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Eur J Pharmacol. 1995 Jan 13;292(2):179-89.

Are NMDA or AMPA/kainate receptor antagonists more efficacious in the delayed treatment of excitotoxic neuronal injury?

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Institut für Pharmakologie und Toxikologie, Philipps-Universität, Marburg, Germany.


At which time-point and to what extent do N-methyl-D-aspartate (NMDA) receptors, alpha-amino-3-hydroxy-5-methylisoxazole-4-propionic acid (AMPA)/kainate receptors and L-type voltage-sensitive Ca2+ channels (VSCC) contribute to glutamate-induced neuronal injury? To address this question, we induced glutamate neurotoxicity in two neuronal culture systems, chick telencephalic neurons and rat hippocampal neurons, and tested selective antagonists for their neuroprotective activity when administered either during the excitotoxic insult (acute treatment) or during the recovery period (posttreatment). In cultured chick telencephalic neurons exposed to 1 mM L-glutamate for 60 min, both the NMDA receptor antagonist dizocilpine (MK-801; 0.1 microM) and the AMPA/kainate receptor antagonist 6-cyano-7-nitroquinoxaline-2,3-dione (CNQX; 1 microM) completely blocked glutamate-induced neuronal injury when applied concomitantly with glutamate. If the antagonists were applied during the recovery period, dizocilpine at concentrations up to 10 microM only moderately increased cell viability, whereas CNQX showed a neuroprotective activity comparable to that observed in the case of the acute treatment. In cultured rat hippocampal neurons, excitotoxic injury was induced by a 30-min exposure to 1 microM glutamate. Treatment with dizocilpine during the glutamate exposure could rescue the hippocampal neurons from the excitotoxic insult, whereas acute treatment with the AMPA/kainate receptor antagonist 2,3-dihydroxy-6-nitro-7-sulfamoylbenzo(F)-quinoxaline (NBQX) or the L-type VSCC blocker nimodipine showed no protection. In contrast, all three drugs showed neuroprotective activity when applied 30, 60 or 120 min after the glutamate exposure. Surprisingly, when the onset of the treatment was delayed for even 240 min, only NBQX and nimodipine led to a reduction in excitotoxic neuronal injury. We conclude that activation of AMPA/kainate receptors and L-type VSCC is critically involved in a late stage of glutamate neurotoxicity, thereby allowing pharmacological intervention at a time when blockade of NMDA receptors becomes less efficacious.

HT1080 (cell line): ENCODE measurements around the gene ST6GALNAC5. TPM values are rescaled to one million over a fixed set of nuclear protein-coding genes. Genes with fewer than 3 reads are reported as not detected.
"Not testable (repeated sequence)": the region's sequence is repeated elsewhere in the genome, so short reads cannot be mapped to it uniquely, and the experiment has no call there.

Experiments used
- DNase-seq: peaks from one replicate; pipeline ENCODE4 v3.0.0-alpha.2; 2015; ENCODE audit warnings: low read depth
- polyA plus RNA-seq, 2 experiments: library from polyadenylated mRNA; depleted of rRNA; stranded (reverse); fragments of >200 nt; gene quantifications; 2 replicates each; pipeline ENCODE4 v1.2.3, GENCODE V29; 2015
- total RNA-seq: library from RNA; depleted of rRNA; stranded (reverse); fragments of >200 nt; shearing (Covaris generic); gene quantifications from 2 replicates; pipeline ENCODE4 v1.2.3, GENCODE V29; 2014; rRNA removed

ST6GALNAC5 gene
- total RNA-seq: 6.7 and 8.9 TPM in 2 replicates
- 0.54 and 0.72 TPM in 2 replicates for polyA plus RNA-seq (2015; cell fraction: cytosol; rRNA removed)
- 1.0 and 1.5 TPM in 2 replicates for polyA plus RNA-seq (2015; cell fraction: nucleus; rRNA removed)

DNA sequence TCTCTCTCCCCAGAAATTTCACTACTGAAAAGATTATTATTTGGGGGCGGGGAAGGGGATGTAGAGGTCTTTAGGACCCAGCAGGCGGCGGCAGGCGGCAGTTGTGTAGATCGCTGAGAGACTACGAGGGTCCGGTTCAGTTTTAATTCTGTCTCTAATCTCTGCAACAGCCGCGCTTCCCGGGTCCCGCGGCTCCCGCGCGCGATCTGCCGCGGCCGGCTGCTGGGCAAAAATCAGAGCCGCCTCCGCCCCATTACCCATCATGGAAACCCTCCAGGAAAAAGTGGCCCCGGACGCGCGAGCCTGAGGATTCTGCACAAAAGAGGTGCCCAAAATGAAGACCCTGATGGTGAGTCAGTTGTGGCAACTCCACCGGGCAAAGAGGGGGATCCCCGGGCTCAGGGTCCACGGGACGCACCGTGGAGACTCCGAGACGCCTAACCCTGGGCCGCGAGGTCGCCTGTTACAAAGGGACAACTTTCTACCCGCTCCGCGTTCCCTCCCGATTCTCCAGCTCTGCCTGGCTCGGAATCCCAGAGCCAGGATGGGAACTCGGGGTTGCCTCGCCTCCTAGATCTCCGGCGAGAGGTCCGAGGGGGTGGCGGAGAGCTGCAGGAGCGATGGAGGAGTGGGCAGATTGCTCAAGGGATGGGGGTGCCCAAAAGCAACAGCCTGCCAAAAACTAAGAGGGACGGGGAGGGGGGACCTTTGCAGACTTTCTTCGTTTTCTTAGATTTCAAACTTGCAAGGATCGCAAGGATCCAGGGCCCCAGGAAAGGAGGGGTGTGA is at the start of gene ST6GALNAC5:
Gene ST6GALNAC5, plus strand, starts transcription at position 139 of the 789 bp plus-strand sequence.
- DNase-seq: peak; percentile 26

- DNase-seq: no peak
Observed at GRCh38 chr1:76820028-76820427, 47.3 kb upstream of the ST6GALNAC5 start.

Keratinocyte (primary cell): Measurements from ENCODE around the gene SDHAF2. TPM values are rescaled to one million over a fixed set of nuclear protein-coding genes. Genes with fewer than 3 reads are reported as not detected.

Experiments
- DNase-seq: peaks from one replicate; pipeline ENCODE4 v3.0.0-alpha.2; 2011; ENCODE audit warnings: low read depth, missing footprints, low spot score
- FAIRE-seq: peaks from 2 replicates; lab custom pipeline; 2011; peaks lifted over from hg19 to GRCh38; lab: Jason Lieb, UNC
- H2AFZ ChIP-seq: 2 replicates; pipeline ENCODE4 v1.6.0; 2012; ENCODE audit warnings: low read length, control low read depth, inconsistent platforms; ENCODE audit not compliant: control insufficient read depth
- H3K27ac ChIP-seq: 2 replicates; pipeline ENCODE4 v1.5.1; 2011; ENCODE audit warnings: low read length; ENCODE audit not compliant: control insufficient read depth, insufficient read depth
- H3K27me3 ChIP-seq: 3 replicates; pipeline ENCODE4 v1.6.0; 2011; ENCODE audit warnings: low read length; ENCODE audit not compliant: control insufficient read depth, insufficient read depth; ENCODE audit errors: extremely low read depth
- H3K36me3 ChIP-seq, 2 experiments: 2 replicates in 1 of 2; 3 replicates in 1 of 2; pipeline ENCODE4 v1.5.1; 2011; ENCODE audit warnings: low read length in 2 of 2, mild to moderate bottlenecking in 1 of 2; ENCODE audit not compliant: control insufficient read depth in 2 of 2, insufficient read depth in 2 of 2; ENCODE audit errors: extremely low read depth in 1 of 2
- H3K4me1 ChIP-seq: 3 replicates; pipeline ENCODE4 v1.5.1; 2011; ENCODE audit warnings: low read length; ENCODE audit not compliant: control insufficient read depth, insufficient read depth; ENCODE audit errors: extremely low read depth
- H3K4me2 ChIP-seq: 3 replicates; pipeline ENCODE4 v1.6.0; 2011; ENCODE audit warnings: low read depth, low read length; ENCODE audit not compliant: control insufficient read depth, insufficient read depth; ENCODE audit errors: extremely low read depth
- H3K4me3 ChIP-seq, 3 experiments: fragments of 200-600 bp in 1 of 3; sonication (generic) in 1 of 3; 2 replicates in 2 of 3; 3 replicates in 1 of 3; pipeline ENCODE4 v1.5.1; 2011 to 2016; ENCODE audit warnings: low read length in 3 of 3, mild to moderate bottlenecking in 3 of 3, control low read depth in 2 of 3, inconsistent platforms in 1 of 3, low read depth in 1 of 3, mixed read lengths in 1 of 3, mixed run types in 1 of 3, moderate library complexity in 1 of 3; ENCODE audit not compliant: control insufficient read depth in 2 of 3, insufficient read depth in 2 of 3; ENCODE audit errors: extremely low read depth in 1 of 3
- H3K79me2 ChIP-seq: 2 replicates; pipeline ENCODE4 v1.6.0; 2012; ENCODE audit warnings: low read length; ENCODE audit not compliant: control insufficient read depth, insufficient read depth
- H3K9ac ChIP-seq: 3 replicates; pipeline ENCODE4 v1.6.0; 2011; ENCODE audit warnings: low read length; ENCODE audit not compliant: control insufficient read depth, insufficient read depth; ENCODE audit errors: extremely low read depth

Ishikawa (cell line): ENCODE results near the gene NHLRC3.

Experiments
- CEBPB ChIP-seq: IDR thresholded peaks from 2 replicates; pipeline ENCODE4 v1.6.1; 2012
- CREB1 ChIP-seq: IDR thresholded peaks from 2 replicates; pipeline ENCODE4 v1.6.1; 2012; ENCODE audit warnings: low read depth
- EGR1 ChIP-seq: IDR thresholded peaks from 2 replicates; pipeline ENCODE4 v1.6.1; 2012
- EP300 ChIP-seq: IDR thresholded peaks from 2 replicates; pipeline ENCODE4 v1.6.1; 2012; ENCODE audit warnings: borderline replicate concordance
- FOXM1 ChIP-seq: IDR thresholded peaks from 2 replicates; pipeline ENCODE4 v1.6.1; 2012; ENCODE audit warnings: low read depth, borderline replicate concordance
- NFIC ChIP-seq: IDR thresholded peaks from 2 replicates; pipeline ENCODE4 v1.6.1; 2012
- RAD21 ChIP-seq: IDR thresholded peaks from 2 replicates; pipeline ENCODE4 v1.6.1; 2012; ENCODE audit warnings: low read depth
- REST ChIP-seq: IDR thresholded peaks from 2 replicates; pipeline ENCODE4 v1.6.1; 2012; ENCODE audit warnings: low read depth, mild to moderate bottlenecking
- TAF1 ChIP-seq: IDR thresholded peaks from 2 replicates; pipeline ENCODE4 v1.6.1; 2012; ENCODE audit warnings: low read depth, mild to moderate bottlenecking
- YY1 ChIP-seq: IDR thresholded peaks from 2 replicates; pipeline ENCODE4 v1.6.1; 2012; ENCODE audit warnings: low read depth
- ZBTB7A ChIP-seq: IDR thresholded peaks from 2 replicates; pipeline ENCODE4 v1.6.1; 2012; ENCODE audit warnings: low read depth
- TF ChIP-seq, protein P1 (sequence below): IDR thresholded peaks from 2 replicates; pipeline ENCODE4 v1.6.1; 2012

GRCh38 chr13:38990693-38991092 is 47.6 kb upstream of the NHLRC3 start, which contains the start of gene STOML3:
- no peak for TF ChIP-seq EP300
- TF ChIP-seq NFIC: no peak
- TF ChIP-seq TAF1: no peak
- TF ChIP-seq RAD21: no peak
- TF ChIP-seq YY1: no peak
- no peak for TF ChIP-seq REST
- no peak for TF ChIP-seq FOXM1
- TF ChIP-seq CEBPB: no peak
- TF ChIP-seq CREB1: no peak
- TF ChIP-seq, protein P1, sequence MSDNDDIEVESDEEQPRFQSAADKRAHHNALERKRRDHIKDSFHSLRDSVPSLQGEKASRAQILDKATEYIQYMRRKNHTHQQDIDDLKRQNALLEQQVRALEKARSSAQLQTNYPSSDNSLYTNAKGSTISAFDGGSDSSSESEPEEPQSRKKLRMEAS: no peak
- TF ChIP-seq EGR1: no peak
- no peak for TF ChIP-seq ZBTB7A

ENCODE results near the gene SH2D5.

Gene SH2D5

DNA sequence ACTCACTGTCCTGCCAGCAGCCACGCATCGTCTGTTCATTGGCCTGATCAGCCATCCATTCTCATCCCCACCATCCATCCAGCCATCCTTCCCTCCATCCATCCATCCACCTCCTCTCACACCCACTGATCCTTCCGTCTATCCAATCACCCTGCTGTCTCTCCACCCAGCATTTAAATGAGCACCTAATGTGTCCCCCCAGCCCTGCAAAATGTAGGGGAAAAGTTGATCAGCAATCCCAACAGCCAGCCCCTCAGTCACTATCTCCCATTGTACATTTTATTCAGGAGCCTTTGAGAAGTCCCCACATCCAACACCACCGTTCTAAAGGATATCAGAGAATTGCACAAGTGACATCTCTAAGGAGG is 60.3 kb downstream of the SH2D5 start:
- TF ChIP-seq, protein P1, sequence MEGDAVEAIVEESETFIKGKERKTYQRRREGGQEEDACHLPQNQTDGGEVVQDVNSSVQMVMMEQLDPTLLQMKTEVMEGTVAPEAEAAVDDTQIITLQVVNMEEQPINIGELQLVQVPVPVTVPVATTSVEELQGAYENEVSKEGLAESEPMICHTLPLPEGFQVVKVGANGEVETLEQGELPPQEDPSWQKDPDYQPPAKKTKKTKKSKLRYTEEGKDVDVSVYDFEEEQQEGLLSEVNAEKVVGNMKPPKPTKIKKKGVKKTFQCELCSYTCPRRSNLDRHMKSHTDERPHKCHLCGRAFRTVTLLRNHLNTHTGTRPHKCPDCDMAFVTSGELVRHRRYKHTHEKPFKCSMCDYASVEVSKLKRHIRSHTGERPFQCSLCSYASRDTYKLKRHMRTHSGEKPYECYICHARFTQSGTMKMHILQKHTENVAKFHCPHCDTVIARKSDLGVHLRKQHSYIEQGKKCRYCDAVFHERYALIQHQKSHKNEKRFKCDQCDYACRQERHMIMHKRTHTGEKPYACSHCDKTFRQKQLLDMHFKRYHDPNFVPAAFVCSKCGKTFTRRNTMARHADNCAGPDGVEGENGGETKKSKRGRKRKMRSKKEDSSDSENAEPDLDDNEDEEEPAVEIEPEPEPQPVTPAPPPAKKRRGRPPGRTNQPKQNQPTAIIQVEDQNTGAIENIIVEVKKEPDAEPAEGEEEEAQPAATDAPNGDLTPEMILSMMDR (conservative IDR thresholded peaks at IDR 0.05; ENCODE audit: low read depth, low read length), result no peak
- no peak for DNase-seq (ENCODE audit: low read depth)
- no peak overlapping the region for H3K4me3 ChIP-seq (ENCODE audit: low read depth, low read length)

[Indexed for MEDLINE]

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